Two Cessna 206 airplanes operated by bear viewing tour companies crashed while taxiing on a Chinitna Bay beach the same afternoon on July 19. No one was hurt in the incidents.
Pilots reported the incidents at 4 p.m. last Tuesday. National Transportation Safety Board air crash investigator Shaun Williams said it was only a coincidence the events happened about the same time. The planes weren’t near each other while taxiing and there was no safety issue involved, Williams said.
In both cases, the planes were on wheels and pilots were taxiing to move the planes to a harder surface. A plane owned by K-Bay Air hit nose first while a plane owned by Cook Inlet Aviation tipped over onto its nose and right wing.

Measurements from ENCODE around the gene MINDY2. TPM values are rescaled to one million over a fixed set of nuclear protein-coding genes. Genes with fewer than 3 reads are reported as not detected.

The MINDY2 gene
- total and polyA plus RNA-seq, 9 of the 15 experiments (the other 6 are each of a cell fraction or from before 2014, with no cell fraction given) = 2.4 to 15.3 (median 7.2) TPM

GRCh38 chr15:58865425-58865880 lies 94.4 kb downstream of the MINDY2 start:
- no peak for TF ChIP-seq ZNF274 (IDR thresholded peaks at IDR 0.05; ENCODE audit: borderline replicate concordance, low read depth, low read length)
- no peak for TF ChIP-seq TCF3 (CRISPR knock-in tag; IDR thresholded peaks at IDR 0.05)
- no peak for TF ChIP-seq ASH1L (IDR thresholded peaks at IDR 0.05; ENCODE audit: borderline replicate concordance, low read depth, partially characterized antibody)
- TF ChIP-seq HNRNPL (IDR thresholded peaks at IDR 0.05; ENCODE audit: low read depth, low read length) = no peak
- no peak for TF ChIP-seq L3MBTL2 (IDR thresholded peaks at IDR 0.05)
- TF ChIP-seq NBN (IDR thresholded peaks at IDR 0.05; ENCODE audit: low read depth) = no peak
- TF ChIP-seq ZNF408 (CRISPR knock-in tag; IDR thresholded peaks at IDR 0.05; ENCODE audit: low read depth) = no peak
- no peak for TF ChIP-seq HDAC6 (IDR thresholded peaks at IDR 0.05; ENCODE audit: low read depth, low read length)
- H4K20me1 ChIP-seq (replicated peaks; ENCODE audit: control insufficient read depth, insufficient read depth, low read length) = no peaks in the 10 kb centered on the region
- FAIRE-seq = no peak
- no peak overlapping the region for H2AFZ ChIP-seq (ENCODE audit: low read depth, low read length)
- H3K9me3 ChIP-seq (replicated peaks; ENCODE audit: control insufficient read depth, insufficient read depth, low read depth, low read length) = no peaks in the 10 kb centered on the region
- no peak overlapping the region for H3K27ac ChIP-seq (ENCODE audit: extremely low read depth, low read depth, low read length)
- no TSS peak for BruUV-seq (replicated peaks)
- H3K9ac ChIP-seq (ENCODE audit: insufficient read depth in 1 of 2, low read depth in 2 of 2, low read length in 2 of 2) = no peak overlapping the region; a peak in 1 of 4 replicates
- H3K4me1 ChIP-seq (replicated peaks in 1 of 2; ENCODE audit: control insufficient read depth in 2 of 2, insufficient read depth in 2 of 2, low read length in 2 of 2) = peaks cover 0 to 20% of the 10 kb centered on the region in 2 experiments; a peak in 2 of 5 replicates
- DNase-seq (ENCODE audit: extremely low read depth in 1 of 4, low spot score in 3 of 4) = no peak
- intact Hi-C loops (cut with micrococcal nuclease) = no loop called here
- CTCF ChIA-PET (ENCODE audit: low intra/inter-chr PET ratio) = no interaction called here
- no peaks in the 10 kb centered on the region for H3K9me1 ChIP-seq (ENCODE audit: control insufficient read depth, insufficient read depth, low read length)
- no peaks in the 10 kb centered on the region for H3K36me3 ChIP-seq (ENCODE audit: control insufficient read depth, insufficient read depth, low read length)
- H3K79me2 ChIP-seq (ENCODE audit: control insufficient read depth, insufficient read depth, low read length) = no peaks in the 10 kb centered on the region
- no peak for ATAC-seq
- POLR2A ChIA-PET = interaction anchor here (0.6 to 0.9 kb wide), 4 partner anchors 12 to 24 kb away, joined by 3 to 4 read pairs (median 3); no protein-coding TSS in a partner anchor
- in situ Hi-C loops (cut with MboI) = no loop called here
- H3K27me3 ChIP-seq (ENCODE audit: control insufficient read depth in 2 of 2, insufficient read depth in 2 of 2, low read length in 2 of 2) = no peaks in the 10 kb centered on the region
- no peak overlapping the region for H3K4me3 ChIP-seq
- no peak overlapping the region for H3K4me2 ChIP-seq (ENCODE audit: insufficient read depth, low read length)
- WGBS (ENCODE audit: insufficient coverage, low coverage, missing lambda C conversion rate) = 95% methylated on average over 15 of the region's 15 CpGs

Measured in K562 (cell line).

Williams called the crashes “events.” Because the Cook Inlet Aviation had no intent to start the flight, it is not a matter for the NTSB, Williams said.
K-Bay Air was transporting passengers. In an interview on July 20, Williams said the K-Bay Air event was being monitored, and he did not know if damages were severe enough for it to require an NTSB investigation.
The Cessnas are part of a fleet of planes and even a helicopter transporting visitors from Homer across Cook Inlet to popular bear viewing sites in Lake Clark and Katmai National Parks.
Some planes land on wheels on beaches or airstrips leased from private land owners. Others land on state land or waters near the parks. If permitted by the Park Service, companies also can offer guided tours into the parks.